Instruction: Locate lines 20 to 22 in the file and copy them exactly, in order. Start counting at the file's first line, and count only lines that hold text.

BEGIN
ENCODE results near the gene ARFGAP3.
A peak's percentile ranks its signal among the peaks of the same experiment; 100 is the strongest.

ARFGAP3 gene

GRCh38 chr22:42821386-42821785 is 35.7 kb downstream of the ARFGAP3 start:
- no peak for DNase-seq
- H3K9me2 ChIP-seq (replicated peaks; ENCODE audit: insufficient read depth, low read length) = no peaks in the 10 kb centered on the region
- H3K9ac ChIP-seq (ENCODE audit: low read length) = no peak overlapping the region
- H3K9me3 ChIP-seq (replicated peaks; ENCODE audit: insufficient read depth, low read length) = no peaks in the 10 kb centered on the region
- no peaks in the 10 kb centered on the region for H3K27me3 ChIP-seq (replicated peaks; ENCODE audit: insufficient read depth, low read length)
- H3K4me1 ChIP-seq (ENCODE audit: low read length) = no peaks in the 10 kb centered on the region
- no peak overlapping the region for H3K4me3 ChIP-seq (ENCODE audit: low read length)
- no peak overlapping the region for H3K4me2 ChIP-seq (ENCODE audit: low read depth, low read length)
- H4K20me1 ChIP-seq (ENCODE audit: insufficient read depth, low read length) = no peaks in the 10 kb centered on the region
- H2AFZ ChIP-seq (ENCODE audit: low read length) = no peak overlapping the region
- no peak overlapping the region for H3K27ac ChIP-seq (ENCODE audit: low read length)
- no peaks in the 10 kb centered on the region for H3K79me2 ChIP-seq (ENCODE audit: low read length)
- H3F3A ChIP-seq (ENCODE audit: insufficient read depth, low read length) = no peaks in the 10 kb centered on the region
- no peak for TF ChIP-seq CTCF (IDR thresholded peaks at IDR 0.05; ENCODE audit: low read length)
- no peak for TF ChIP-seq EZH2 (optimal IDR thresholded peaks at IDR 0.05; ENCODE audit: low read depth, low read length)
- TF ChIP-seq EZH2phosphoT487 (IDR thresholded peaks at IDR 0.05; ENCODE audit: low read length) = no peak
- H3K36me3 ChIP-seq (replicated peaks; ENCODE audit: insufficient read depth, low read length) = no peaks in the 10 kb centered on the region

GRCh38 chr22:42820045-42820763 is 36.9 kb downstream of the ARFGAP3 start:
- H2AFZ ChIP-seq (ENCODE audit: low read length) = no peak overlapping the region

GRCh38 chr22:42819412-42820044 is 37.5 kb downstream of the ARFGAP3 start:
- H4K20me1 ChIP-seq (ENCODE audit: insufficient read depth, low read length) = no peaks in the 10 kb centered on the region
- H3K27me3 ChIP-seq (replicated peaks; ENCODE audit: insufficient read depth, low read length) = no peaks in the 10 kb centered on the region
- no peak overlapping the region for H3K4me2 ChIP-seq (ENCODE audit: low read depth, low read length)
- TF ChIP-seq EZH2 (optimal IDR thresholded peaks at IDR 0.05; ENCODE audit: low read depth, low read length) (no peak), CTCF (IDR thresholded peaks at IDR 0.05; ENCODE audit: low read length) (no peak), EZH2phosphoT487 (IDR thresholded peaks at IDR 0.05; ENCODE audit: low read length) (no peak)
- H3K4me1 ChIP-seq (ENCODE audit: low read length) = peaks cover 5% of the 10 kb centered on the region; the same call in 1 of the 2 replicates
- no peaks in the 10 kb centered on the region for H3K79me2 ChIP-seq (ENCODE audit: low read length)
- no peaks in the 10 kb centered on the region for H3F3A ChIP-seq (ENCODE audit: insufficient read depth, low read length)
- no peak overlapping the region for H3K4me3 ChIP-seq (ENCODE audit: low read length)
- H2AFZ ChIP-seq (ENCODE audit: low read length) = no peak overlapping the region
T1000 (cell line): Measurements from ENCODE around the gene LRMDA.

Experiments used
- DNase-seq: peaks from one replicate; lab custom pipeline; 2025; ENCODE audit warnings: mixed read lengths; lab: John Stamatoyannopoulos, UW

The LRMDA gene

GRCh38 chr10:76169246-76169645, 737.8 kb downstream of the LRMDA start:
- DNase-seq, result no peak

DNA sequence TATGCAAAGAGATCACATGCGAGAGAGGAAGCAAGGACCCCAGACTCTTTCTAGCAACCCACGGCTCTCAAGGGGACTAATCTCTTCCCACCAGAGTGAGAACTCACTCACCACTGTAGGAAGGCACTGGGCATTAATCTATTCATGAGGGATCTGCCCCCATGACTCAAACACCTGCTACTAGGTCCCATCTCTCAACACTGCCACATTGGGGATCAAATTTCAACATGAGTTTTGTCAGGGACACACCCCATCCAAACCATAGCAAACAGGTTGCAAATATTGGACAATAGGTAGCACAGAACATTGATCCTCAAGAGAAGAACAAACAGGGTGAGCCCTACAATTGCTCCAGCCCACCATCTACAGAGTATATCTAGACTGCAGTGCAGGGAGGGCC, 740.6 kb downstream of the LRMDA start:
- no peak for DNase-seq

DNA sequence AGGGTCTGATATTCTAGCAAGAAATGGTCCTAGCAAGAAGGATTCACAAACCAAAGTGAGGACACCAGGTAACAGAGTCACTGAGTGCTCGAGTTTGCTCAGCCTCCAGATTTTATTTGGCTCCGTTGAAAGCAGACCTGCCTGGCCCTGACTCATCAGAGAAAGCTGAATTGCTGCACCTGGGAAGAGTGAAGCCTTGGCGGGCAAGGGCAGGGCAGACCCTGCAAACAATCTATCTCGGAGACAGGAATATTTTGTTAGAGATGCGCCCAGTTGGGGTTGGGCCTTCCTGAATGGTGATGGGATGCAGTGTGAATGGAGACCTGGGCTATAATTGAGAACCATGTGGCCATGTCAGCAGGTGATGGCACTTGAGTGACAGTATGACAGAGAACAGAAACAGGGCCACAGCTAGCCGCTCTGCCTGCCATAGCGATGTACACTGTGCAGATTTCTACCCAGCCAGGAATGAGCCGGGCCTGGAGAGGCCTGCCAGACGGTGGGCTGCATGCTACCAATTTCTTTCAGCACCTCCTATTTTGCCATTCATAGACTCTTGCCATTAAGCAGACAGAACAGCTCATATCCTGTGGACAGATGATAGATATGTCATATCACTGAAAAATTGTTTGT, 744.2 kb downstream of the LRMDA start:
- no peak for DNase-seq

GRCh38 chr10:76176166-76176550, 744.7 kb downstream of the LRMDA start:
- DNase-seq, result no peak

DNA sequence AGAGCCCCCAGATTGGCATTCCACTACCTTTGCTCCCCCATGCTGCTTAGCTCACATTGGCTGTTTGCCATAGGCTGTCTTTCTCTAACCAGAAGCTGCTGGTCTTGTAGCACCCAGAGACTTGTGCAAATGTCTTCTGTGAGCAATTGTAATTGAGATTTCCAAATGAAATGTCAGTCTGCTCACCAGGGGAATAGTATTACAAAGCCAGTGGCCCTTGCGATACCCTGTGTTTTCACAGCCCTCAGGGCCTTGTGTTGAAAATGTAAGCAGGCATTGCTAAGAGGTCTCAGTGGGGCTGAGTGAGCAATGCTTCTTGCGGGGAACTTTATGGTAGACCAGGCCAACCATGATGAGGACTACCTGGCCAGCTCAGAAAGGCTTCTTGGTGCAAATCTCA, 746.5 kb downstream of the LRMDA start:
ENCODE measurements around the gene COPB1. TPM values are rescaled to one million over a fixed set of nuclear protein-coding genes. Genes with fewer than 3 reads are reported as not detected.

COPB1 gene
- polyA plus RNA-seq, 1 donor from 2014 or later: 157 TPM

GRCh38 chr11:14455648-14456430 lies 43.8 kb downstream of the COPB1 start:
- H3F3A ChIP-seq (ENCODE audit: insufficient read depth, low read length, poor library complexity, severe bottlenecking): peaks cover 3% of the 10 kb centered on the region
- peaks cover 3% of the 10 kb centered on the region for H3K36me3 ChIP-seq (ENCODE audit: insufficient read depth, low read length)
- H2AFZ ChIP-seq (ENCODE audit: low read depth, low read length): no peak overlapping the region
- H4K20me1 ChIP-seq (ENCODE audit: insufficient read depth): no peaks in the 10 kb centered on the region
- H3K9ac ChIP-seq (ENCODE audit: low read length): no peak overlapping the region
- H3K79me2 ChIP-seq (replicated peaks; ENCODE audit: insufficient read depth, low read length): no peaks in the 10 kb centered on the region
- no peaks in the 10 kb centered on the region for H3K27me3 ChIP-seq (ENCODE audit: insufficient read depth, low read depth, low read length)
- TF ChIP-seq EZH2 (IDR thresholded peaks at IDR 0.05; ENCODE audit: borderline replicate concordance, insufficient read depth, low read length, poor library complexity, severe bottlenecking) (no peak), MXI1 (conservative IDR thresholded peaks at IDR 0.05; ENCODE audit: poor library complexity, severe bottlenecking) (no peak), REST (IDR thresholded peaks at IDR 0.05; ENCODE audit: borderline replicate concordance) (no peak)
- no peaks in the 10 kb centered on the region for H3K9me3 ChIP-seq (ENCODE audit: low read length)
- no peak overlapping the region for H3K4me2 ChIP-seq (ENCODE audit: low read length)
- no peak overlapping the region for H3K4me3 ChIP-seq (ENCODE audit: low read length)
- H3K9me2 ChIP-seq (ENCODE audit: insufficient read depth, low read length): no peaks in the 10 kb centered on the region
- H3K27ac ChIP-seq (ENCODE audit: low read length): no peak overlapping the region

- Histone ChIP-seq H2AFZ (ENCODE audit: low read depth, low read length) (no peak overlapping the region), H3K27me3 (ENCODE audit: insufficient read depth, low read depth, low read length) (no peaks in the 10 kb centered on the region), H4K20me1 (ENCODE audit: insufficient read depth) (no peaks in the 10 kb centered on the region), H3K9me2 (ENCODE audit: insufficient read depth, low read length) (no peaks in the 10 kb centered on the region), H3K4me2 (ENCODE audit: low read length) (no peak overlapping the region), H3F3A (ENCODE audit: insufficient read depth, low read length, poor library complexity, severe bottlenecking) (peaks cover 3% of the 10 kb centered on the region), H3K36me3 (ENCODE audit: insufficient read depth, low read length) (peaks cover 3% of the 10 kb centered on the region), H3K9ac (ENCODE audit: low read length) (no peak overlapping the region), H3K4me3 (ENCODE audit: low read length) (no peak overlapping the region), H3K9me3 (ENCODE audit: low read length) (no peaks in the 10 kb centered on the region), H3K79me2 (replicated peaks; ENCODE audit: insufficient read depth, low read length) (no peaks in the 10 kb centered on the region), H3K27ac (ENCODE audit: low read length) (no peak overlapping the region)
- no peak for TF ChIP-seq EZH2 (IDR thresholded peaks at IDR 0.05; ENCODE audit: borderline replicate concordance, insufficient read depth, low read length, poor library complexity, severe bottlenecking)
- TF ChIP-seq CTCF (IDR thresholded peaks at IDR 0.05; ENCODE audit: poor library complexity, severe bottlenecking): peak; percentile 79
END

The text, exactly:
- TF ChIP-seq EZH2phosphoT487 (IDR thresholded peaks at IDR 0.05; ENCODE audit: low read length) = no peak
- H3K36me3 ChIP-seq (replicated peaks; ENCODE audit: insufficient read depth, low read length) = no peaks in the 10 kb centered on the region

GRCh38 chr22:42820045-42820763 is 36.9 kb downstream of the ARFGAP3 start: